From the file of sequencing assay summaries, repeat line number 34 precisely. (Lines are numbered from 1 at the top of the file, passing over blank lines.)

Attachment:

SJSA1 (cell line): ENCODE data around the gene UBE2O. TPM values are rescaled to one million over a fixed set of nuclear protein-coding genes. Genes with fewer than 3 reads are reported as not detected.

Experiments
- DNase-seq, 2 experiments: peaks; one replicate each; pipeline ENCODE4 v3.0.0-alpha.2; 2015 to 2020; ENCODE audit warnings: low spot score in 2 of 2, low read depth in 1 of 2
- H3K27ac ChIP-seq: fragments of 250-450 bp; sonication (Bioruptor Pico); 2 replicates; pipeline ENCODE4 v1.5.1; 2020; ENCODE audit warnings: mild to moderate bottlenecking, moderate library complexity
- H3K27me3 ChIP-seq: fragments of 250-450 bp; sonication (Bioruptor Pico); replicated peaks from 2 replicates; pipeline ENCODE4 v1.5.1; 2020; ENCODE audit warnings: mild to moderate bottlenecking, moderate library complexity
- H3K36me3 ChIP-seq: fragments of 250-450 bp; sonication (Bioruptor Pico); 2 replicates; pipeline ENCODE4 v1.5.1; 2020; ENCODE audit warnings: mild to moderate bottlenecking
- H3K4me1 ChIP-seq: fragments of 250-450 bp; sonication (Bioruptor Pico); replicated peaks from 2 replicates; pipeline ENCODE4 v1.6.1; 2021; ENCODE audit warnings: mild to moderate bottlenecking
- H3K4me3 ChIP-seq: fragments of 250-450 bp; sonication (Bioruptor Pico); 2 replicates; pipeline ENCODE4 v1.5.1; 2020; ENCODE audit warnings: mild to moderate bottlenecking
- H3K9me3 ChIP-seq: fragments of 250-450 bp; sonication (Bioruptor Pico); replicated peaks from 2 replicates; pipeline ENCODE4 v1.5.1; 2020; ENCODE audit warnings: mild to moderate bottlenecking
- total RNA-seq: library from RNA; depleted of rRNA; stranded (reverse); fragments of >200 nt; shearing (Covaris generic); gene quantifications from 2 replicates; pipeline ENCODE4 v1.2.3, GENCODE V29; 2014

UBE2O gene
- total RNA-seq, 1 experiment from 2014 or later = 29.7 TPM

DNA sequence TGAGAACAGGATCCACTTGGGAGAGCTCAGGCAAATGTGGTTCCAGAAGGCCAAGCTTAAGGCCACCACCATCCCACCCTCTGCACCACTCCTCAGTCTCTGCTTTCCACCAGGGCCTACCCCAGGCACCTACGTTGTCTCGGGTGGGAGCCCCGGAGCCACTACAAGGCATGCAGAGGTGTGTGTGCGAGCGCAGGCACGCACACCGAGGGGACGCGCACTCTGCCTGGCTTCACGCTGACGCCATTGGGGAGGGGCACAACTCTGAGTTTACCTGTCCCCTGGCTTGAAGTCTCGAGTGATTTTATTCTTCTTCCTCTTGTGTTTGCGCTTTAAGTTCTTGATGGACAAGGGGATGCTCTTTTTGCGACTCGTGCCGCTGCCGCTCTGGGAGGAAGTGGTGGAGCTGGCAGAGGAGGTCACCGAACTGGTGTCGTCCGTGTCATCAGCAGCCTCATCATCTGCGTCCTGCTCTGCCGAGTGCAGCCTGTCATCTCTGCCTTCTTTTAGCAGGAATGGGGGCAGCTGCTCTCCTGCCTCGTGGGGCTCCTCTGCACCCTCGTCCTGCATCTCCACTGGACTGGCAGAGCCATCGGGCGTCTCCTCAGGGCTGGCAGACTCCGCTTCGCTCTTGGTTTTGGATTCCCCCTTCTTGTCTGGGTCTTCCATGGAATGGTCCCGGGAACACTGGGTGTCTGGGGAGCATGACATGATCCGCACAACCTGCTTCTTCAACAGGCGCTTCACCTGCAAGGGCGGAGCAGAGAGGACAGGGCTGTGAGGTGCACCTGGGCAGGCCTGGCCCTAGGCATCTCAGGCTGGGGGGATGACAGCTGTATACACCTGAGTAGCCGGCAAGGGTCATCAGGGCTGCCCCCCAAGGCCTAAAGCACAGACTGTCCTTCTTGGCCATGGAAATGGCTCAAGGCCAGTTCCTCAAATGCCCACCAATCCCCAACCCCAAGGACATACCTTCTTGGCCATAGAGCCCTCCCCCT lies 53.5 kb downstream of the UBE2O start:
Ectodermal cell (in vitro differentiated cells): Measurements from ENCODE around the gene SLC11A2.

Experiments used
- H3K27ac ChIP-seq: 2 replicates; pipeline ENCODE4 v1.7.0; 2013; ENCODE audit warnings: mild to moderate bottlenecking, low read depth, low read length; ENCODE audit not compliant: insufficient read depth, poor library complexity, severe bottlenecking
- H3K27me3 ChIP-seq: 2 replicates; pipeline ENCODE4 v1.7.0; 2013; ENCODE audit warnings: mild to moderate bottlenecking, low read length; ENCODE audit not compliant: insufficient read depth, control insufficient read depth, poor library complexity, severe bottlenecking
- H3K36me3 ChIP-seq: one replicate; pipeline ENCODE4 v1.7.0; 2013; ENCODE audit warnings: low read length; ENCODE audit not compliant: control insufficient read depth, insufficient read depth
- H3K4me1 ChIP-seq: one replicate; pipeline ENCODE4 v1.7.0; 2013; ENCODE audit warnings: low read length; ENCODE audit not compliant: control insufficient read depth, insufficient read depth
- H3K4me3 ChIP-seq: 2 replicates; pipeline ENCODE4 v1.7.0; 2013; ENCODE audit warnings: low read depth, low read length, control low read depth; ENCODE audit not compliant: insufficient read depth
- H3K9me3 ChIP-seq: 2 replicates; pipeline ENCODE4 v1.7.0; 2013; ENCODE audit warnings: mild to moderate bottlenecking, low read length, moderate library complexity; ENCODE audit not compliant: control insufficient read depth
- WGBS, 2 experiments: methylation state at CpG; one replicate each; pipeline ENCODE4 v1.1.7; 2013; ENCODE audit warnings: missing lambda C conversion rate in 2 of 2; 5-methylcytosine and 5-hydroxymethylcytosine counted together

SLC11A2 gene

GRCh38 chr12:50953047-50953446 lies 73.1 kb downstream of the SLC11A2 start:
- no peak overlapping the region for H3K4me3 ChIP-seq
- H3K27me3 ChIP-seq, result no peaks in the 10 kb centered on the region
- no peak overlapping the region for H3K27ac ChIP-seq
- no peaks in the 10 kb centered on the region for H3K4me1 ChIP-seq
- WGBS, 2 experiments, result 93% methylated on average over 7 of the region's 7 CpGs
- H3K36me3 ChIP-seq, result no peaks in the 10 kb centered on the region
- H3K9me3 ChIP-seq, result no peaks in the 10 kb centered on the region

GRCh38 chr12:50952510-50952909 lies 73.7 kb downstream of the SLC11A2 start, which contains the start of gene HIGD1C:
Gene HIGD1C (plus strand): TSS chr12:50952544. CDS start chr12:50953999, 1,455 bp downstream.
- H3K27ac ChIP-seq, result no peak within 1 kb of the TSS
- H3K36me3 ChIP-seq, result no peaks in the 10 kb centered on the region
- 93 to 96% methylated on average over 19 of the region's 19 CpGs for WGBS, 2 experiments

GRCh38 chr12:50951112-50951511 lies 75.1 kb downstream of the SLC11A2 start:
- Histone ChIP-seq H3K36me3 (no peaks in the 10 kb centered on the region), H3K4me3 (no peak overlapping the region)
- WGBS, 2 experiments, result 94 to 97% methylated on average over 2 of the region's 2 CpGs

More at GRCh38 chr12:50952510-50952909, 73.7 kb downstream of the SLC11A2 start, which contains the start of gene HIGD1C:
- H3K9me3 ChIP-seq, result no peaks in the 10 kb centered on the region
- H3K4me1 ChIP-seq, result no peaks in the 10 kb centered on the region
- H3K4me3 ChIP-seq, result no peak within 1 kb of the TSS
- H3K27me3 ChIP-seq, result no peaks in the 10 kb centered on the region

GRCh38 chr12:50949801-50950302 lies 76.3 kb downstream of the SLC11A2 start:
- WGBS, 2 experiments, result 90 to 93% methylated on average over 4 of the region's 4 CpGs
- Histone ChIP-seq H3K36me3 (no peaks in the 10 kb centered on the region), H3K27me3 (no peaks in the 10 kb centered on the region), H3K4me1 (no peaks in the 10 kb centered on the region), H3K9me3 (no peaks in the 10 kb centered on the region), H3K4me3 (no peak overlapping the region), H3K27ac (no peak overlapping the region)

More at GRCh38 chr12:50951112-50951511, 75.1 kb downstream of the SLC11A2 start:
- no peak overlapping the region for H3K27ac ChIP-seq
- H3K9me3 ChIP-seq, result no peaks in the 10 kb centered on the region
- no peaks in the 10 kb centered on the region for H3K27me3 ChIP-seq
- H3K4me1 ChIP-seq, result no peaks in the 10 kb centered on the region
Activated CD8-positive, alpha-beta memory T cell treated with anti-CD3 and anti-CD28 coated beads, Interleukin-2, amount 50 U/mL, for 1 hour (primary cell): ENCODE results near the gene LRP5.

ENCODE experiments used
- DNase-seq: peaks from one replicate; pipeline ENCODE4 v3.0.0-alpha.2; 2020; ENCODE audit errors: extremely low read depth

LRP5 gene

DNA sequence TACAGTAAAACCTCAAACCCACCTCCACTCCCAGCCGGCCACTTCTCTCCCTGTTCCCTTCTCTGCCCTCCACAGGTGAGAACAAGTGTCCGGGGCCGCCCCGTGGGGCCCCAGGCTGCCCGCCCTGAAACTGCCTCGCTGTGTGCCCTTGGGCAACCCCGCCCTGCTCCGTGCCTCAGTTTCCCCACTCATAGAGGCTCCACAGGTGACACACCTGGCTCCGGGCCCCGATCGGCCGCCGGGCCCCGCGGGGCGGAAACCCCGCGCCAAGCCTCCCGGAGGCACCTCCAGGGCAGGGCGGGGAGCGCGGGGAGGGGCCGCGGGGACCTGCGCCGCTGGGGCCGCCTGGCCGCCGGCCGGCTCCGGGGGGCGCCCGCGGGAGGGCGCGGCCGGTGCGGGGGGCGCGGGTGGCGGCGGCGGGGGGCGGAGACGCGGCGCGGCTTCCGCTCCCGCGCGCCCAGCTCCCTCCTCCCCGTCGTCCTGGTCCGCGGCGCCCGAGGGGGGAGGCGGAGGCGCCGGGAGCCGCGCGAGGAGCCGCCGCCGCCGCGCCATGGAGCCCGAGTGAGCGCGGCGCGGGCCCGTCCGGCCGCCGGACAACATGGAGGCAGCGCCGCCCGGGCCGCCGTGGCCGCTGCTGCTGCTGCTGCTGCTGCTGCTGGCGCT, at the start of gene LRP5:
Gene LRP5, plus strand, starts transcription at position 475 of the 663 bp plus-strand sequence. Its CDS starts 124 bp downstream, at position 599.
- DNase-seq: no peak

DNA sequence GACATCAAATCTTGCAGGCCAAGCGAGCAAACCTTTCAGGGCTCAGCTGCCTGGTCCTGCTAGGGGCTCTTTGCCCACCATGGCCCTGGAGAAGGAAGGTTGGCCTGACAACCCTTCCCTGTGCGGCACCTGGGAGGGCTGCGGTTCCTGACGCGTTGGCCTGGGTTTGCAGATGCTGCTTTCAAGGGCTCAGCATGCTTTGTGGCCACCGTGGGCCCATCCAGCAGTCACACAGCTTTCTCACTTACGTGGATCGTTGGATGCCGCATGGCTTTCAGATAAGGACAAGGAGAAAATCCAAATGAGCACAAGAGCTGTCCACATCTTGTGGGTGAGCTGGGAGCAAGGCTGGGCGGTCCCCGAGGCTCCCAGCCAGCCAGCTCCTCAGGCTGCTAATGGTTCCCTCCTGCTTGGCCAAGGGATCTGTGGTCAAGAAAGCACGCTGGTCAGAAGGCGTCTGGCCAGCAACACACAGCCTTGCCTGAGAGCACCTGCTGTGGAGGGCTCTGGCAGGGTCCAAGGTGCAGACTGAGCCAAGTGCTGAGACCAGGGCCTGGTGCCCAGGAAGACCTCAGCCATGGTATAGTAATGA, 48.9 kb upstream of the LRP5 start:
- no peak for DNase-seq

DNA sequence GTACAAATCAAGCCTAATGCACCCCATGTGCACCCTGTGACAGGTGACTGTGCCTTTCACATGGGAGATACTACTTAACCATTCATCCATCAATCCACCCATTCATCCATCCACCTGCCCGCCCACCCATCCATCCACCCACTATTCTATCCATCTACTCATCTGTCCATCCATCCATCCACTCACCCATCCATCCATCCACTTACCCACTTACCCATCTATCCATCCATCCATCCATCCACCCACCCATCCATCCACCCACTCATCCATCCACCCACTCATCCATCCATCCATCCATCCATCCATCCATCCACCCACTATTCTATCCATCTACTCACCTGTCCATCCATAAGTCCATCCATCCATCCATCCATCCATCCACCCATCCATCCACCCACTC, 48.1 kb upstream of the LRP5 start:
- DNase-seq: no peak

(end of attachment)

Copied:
- H3K27ac ChIP-seq, result no peak within 1 kb of the TSS